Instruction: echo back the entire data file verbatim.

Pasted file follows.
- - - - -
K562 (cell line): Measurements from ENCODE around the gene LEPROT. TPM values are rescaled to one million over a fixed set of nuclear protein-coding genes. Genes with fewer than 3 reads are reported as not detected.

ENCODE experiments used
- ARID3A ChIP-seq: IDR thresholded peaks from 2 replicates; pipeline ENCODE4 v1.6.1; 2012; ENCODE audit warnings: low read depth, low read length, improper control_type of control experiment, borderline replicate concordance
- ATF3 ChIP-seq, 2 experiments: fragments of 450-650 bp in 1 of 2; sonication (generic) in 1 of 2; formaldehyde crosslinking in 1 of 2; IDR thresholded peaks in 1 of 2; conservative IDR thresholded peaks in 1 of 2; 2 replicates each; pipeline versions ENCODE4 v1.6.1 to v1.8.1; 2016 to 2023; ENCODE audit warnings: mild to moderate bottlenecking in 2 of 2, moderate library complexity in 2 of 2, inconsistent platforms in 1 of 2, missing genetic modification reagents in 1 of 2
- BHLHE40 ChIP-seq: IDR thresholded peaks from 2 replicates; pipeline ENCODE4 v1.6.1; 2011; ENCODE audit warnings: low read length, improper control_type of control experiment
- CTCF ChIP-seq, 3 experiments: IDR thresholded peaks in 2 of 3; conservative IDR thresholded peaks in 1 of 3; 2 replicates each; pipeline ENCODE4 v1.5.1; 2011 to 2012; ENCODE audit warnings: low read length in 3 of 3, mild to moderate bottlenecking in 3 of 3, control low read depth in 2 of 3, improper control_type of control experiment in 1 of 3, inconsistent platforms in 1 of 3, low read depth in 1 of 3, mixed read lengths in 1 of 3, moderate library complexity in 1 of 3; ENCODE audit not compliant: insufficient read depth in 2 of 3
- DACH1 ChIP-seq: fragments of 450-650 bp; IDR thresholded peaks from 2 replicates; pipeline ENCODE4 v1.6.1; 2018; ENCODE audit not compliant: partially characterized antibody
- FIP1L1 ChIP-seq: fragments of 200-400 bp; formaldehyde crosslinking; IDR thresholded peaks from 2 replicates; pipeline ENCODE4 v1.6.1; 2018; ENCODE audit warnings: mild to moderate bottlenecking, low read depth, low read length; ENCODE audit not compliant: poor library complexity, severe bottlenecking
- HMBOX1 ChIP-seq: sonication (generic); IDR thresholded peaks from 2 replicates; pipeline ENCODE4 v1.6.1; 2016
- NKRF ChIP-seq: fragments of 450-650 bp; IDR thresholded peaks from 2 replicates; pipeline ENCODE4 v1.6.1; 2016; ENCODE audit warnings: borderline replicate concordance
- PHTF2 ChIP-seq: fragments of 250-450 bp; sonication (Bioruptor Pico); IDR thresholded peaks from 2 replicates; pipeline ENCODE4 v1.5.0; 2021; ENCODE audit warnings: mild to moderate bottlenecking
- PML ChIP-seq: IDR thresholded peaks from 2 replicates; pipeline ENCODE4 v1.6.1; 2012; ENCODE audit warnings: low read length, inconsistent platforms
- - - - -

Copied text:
K562 (cell line): Measurements from ENCODE around the gene LEPROT. TPM values are rescaled to one million over a fixed set of nuclear protein-coding genes. Genes with fewer than 3 reads are reported as not detected.

ENCODE experiments used
- ARID3A ChIP-seq: IDR thresholded peaks from 2 replicates; pipeline ENCODE4 v1.6.1; 2012; ENCODE audit warnings: low read depth, low read length, improper control_type of control experiment, borderline replicate concordance
- ATF3 ChIP-seq, 2 experiments: fragments of 450-650 bp in 1 of 2; sonication (generic) in 1 of 2; formaldehyde crosslinking in 1 of 2; IDR thresholded peaks in 1 of 2; conservative IDR thresholded peaks in 1 of 2; 2 replicates each; pipeline versions ENCODE4 v1.6.1 to v1.8.1; 2016 to 2023; ENCODE audit warnings: mild to moderate bottlenecking in 2 of 2, moderate library complexity in 2 of 2, inconsistent platforms in 1 of 2, missing genetic modification reagents in 1 of 2
- BHLHE40 ChIP-seq: IDR thresholded peaks from 2 replicates; pipeline ENCODE4 v1.6.1; 2011; ENCODE audit warnings: low read length, improper control_type of control experiment
- CTCF ChIP-seq, 3 experiments: IDR thresholded peaks in 2 of 3; conservative IDR thresholded peaks in 1 of 3; 2 replicates each; pipeline ENCODE4 v1.5.1; 2011 to 2012; ENCODE audit warnings: low read length in 3 of 3, mild to moderate bottlenecking in 3 of 3, control low read depth in 2 of 3, improper control_type of control experiment in 1 of 3, inconsistent platforms in 1 of 3, low read depth in 1 of 3, mixed read lengths in 1 of 3, moderate library complexity in 1 of 3; ENCODE audit not compliant: insufficient read depth in 2 of 3
- DACH1 ChIP-seq: fragments of 450-650 bp; IDR thresholded peaks from 2 replicates; pipeline ENCODE4 v1.6.1; 2018; ENCODE audit not compliant: partially characterized antibody
- FIP1L1 ChIP-seq: fragments of 200-400 bp; formaldehyde crosslinking; IDR thresholded peaks from 2 replicates; pipeline ENCODE4 v1.6.1; 2018; ENCODE audit warnings: mild to moderate bottlenecking, low read depth, low read length; ENCODE audit not compliant: poor library complexity, severe bottlenecking
- HMBOX1 ChIP-seq: sonication (generic); IDR thresholded peaks from 2 replicates; pipeline ENCODE4 v1.6.1; 2016
- NKRF ChIP-seq: fragments of 450-650 bp; IDR thresholded peaks from 2 replicates; pipeline ENCODE4 v1.6.1; 2016; ENCODE audit warnings: borderline replicate concordance
- PHTF2 ChIP-seq: fragments of 250-450 bp; sonication (Bioruptor Pico); IDR thresholded peaks from 2 replicates; pipeline ENCODE4 v1.5.0; 2021; ENCODE audit warnings: mild to moderate bottlenecking
- PML ChIP-seq: IDR thresholded peaks from 2 replicates; pipeline ENCODE4 v1.6.1; 2012; ENCODE audit warnings: low read length, inconsistent platforms